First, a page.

Bugscope Team yes it does! that is because with so many lenses the insect gets instant updates about what might be approaching it
- Bugscope Team and also, because the compound eye may wrap around the head, the insect can see in many directions without turning its head
- Bugscope Team having a combination of compound eyes and setae that can sense wind allows a fly to easily avoid being smacked
- Teacher Is the net-like structure under the hairs part of the exoskeleton?
Bugscope Team yes it is -- those little plates are how the exoskeleton formed, and they make it tougher
- Bugscope Team this is one of the six sets of claws the Japanese beetle uses to grasp things
- Bugscope Team sometimes claws open and close in a different manner; these seem to fold and unfold in one plane
- Bugscope Team insects have six legs, a head, a thorax, and an abdomen
- Bugscope Team often they have claws at the ends of the lefs
- Bugscope Team oops 'legs'
- Teacher Are they trigger hairs like on the venus flytrap?
Bugscope Team they may use those hairs in a similar fashion, more controlled perhaps, to let them know when to close their claws
- Bugscope Team that is a good point -- many of the setae, or hairs, we see on an insect are for proprioception -- for self sensing
- Bugscope Team moths, butterflies, mosquitoes, silverfish, and very few other insects have scales
- Bugscope Team the scales on the silverfish's exoskeleton give it that silver color
- Teacher This appears to be very hairy. Are the hairs used for something special?
Bugscope Team it is often crawling in the dark, and the hairs help it sense when it is touching something; they might keep it from getting into a place it cannot get out of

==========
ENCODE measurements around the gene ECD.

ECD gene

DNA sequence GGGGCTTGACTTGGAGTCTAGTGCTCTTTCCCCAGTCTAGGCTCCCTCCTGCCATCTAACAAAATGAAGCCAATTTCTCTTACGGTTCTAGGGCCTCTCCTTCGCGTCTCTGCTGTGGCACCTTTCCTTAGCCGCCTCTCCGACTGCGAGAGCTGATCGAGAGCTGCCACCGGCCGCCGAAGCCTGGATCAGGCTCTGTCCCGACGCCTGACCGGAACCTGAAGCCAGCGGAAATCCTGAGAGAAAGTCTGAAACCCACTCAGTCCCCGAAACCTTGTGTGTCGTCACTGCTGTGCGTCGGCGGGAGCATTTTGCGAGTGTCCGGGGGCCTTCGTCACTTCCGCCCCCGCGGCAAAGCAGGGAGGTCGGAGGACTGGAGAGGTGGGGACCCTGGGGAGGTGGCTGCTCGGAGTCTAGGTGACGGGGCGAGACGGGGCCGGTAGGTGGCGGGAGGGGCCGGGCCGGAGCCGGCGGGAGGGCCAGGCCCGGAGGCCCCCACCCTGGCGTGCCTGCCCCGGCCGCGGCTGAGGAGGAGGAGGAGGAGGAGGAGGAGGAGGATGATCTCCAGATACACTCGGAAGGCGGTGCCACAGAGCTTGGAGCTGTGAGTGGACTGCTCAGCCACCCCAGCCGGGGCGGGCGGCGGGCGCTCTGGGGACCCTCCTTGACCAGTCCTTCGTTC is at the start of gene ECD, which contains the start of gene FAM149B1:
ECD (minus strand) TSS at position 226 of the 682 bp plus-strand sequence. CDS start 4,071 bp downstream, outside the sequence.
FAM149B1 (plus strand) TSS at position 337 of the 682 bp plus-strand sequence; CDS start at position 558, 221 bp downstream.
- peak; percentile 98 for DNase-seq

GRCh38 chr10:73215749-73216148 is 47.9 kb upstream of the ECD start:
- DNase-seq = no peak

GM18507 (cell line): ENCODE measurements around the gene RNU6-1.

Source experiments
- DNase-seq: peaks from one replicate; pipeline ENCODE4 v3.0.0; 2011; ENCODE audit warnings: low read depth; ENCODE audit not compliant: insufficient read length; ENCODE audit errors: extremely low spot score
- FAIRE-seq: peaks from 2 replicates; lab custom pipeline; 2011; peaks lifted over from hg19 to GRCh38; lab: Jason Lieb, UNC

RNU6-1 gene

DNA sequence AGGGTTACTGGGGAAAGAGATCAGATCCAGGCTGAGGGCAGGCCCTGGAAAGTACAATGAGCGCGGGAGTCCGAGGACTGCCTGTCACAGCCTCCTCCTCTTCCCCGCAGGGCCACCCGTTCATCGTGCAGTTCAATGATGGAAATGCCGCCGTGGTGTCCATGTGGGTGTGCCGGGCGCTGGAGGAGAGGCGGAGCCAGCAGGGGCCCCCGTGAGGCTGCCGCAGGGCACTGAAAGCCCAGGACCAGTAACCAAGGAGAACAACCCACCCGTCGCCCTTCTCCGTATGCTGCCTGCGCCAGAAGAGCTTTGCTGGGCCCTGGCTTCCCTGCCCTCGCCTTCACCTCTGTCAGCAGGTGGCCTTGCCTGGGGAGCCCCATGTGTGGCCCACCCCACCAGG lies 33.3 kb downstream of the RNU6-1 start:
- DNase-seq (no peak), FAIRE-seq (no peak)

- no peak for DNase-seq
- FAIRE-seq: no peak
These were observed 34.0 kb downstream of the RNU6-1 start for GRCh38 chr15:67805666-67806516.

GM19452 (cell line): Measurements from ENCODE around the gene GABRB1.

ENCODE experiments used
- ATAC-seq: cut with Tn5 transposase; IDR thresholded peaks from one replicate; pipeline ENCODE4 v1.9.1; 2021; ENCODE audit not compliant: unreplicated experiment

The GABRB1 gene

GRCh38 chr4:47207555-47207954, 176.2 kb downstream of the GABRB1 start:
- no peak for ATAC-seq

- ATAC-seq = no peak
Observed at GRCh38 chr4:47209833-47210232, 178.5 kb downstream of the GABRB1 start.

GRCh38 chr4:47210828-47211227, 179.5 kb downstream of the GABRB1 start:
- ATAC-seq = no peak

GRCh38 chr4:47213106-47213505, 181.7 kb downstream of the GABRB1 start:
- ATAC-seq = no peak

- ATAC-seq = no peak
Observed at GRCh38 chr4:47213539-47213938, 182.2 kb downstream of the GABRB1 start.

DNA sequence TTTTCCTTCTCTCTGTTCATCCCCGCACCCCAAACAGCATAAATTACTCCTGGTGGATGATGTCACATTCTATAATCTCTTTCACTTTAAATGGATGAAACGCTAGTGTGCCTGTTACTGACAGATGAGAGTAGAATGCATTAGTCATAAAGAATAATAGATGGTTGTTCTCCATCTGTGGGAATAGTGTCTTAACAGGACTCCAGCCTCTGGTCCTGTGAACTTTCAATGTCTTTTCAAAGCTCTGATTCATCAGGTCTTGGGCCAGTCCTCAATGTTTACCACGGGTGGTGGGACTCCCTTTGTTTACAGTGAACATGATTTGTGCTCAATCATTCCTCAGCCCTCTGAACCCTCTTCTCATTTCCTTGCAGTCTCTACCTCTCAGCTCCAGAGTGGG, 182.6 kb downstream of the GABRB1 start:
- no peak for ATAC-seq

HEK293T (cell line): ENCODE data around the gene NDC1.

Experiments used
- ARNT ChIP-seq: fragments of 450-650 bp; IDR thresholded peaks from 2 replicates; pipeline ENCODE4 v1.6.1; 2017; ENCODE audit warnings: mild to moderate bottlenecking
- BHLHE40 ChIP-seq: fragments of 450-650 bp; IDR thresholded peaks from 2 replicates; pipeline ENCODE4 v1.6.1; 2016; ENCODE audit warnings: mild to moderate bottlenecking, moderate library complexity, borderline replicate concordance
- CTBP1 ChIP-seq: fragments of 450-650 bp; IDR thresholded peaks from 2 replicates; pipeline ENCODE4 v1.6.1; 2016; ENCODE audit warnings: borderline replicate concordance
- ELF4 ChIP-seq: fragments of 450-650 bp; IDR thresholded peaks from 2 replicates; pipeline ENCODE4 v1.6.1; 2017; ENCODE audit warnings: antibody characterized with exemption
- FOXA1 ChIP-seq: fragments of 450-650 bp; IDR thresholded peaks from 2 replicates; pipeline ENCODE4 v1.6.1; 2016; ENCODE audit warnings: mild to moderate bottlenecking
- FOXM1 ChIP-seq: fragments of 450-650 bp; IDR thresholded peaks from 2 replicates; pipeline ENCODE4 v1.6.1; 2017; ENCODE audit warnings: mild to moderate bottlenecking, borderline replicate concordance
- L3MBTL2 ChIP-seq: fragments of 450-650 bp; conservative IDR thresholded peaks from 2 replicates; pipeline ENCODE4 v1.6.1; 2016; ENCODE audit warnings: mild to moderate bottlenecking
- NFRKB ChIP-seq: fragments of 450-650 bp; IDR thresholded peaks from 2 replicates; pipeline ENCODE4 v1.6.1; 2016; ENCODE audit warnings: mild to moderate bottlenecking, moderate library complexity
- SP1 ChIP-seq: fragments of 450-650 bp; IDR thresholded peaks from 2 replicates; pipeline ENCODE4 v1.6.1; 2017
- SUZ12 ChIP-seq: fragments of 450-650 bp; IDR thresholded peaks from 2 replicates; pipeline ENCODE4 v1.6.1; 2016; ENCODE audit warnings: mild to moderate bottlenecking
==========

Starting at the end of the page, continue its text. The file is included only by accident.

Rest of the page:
- Bugscope Team also, however, the scales, which are actually modified setae themselves, fall of easily. we know that when we rub the wing of a butterfly -- they are the tiny powdery stuff that comes off.
- Bugscope Team if you have loose scales all over your body and you flew or walked into a spiderweb, you might be able to slip away -- the scales would be stuck to the web but you would get out
- Teacher We think we see the two antennae. Is there a proboscis coming out the other side?
Bugscope Team the two antennae are to the NE and SW
- Bugscope Team I believe the silverfish does not have a proboscis, but rather jaws, which we cannot easily see here
- Teacher Are we able to see the spiracles?
Bugscope Team if we looked in the right places, usually on the sides of the body, sides of the abdomen, we could see spiracles
- Bugscope Team maybe if we look at the wasp we will be able to find spiracles
- Bugscope Team spiders have these beautiful setae that have projections on all sides, like a pine tree
- Bugscope Team some spiders also have hairs that they let loose if a dog, for example, comes too close and sniffs them
- Bugscope Team the hairs that spiders let loose are irritating and serve to keep the dog from getting too close
- Teacher What is the spiney thing on the left?
Bugscope Team that is one of the plumose setae that spiders have many of; they help the spider sense vibration